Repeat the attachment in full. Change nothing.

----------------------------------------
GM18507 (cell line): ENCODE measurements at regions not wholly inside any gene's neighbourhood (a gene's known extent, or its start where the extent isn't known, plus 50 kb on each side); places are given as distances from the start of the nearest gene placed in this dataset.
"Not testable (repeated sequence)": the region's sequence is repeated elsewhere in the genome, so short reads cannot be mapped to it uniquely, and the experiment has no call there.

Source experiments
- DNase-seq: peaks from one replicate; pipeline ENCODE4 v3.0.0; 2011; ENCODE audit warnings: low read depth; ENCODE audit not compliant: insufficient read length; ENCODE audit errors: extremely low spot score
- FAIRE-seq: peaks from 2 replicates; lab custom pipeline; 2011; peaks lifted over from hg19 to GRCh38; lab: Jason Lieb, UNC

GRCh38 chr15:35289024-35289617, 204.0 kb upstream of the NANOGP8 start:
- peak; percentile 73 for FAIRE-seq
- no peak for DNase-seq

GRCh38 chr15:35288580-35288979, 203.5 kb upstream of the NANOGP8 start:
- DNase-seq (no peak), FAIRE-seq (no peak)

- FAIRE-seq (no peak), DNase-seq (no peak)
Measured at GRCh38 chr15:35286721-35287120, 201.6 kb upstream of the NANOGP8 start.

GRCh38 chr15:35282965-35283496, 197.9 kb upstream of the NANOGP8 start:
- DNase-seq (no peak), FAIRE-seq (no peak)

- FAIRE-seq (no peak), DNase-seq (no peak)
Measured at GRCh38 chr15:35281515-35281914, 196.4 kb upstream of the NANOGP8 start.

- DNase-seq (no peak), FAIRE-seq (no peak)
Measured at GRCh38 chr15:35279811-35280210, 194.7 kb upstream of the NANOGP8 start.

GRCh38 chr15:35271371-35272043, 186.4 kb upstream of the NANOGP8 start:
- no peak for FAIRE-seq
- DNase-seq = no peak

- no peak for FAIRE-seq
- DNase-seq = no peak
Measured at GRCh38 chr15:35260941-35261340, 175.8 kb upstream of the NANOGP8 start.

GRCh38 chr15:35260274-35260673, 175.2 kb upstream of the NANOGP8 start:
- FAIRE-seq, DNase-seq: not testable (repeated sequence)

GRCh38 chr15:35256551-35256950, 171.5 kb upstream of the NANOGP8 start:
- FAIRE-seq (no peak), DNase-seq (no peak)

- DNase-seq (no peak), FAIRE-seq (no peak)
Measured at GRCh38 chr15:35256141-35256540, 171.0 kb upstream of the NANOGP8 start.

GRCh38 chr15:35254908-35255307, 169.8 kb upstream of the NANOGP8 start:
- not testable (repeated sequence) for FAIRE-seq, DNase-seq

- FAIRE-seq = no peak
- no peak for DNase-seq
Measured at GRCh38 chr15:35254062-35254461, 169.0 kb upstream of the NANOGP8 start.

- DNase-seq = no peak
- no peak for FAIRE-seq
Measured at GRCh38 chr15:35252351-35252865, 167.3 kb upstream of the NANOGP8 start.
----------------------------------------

GM18507 (cell line): ENCODE measurements at regions not wholly inside any gene's neighbourhood (a gene's known extent, or its start where the extent isn't known, plus 50 kb on each side); places are given as distances from the start of the nearest gene placed in this dataset.
"Not testable (repeated sequence)": the region's sequence is repeated elsewhere in the genome, so short reads cannot be mapped to it uniquely, and the experiment has no call there.

Source experiments
- DNase-seq: peaks from one replicate; pipeline ENCODE4 v3.0.0; 2011; ENCODE audit warnings: low read depth; ENCODE audit not compliant: insufficient read length; ENCODE audit errors: extremely low spot score
- FAIRE-seq: peaks from 2 replicates; lab custom pipeline; 2011; peaks lifted over from hg19 to GRCh38; lab: Jason Lieb, UNC

GRCh38 chr15:35289024-35289617, 204.0 kb upstream of the NANOGP8 start:
- peak; percentile 73 for FAIRE-seq
- no peak for DNase-seq

GRCh38 chr15:35288580-35288979, 203.5 kb upstream of the NANOGP8 start:
- DNase-seq (no peak), FAIRE-seq (no peak)

- FAIRE-seq (no peak), DNase-seq (no peak)
Measured at GRCh38 chr15:35286721-35287120, 201.6 kb upstream of the NANOGP8 start.

GRCh38 chr15:35282965-35283496, 197.9 kb upstream of the NANOGP8 start:
- DNase-seq (no peak), FAIRE-seq (no peak)

- FAIRE-seq (no peak), DNase-seq (no peak)
Measured at GRCh38 chr15:35281515-35281914, 196.4 kb upstream of the NANOGP8 start.

- DNase-seq (no peak), FAIRE-seq (no peak)
Measured at GRCh38 chr15:35279811-35280210, 194.7 kb upstream of the NANOGP8 start.

GRCh38 chr15:35271371-35272043, 186.4 kb upstream of the NANOGP8 start:
- no peak for FAIRE-seq
- DNase-seq = no peak

- no peak for FAIRE-seq
- DNase-seq = no peak
Measured at GRCh38 chr15:35260941-35261340, 175.8 kb upstream of the NANOGP8 start.

GRCh38 chr15:35260274-35260673, 175.2 kb upstream of the NANOGP8 start:
- FAIRE-seq, DNase-seq: not testable (repeated sequence)

GRCh38 chr15:35256551-35256950, 171.5 kb upstream of the NANOGP8 start:
- FAIRE-seq (no peak), DNase-seq (no peak)

- DNase-seq (no peak), FAIRE-seq (no peak)
Measured at GRCh38 chr15:35256141-35256540, 171.0 kb upstream of the NANOGP8 start.

GRCh38 chr15:35254908-35255307, 169.8 kb upstream of the NANOGP8 start:
- not testable (repeated sequence) for FAIRE-seq, DNase-seq

- FAIRE-seq = no peak
- no peak for DNase-seq
Measured at GRCh38 chr15:35254062-35254461, 169.0 kb upstream of the NANOGP8 start.

- DNase-seq = no peak
- no peak for FAIRE-seq
Measured at GRCh38 chr15:35252351-35252865, 167.3 kb upstream of the NANOGP8 start.